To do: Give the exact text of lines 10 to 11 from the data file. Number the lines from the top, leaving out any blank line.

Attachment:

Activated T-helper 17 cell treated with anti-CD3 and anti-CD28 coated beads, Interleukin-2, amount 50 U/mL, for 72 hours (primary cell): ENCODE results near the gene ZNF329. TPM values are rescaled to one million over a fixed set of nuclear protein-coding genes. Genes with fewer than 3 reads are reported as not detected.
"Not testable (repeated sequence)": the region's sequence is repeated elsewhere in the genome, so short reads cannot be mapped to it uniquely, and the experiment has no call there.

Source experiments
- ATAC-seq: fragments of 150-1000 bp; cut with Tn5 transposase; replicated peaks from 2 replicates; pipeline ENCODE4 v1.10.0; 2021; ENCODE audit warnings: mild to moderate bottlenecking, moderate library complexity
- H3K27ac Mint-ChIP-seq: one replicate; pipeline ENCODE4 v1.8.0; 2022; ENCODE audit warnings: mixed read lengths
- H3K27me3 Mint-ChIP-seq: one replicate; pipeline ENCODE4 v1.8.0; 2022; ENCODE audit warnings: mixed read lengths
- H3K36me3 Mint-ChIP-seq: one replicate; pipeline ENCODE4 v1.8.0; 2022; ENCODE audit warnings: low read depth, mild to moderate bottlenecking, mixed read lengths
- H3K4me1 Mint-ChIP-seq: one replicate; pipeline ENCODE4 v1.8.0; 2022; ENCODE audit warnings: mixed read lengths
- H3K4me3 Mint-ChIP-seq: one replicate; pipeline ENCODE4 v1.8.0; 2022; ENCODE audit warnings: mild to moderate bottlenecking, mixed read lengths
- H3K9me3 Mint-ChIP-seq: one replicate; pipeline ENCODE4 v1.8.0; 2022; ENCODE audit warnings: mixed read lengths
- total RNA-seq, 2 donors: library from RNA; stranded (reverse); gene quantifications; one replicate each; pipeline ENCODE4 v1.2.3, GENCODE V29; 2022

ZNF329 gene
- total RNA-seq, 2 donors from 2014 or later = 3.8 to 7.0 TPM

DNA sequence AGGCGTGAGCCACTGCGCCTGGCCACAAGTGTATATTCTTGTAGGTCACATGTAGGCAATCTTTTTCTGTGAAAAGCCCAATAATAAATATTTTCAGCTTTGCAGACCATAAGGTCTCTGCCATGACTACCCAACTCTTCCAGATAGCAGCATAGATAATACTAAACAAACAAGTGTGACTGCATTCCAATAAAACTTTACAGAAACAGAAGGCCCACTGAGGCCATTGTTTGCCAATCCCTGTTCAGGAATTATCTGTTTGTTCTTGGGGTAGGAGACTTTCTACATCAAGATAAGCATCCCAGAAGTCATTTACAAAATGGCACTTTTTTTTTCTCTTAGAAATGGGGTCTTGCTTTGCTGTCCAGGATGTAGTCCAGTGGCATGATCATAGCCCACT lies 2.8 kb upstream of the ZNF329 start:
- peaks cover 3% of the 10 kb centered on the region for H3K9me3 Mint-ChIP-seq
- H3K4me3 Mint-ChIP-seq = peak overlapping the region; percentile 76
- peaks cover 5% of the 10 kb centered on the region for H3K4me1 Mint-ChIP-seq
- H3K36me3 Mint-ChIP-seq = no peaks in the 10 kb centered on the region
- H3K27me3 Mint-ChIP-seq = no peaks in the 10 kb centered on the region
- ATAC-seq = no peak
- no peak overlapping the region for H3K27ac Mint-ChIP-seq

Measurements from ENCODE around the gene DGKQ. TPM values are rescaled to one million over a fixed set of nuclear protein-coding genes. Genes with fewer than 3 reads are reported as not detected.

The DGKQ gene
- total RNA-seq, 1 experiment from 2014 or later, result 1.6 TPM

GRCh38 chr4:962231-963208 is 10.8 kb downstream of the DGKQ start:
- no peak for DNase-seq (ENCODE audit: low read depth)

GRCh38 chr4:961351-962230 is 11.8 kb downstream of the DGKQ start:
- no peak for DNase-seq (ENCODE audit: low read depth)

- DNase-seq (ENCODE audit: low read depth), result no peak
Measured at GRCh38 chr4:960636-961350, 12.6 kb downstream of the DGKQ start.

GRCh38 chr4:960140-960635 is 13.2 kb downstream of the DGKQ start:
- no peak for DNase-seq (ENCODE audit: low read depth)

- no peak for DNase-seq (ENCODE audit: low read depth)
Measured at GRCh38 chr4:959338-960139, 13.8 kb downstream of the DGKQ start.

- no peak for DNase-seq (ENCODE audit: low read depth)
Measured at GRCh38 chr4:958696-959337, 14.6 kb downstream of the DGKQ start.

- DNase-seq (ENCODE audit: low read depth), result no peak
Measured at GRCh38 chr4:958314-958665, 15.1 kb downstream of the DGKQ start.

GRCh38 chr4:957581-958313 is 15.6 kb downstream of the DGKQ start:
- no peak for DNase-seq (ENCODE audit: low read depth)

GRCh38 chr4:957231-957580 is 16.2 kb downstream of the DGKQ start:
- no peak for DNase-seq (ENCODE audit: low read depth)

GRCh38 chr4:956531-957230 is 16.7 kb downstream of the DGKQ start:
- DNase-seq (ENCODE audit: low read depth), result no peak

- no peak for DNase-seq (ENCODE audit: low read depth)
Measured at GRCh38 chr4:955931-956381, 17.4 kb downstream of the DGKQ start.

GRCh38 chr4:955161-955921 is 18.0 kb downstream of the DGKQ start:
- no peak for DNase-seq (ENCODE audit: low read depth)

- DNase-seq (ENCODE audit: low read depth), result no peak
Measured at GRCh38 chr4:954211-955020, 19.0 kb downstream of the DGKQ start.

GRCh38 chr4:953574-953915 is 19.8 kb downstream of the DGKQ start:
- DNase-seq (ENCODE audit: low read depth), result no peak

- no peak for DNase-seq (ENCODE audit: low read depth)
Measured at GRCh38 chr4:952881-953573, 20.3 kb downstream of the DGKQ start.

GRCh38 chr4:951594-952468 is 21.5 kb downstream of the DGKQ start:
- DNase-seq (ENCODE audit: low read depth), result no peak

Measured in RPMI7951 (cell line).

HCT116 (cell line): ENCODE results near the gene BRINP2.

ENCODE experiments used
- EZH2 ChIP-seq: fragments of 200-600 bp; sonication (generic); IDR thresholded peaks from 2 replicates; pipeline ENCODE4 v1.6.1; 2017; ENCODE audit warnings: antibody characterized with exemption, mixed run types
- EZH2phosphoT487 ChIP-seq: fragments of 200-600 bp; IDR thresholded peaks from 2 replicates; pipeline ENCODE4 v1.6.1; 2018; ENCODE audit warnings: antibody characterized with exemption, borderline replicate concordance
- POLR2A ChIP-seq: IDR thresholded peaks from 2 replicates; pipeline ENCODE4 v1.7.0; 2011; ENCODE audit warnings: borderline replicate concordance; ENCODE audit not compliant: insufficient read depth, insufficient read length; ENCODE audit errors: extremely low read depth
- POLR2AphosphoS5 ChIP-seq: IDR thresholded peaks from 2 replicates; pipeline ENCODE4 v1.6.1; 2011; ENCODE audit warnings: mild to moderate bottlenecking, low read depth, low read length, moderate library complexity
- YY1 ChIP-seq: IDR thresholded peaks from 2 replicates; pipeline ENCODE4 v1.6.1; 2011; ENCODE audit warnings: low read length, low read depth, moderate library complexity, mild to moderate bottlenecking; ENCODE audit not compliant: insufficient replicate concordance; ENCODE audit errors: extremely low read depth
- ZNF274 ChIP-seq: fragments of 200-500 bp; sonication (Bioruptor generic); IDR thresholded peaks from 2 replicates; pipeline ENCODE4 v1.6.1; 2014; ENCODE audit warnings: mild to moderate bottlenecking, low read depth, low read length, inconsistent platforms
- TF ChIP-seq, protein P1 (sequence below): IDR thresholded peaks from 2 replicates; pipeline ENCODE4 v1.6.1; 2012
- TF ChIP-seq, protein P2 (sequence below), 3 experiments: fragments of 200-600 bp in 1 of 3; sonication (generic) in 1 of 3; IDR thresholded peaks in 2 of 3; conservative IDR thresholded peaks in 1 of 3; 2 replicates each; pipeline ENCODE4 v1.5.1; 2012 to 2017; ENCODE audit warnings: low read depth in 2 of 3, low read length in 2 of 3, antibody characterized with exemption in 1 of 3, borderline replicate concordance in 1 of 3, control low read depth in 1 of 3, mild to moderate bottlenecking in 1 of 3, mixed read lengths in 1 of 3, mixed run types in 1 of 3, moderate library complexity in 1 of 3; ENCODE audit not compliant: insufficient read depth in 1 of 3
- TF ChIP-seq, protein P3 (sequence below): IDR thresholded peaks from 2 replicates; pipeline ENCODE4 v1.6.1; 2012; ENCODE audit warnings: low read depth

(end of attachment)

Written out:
- H3K9me3 Mint-ChIP-seq: one replicate; pipeline ENCODE4 v1.8.0; 2022; ENCODE audit warnings: mixed read lengths
- total RNA-seq, 2 donors: library from RNA; stranded (reverse); gene quantifications; one replicate each; pipeline ENCODE4 v1.2.3, GENCODE V29; 2022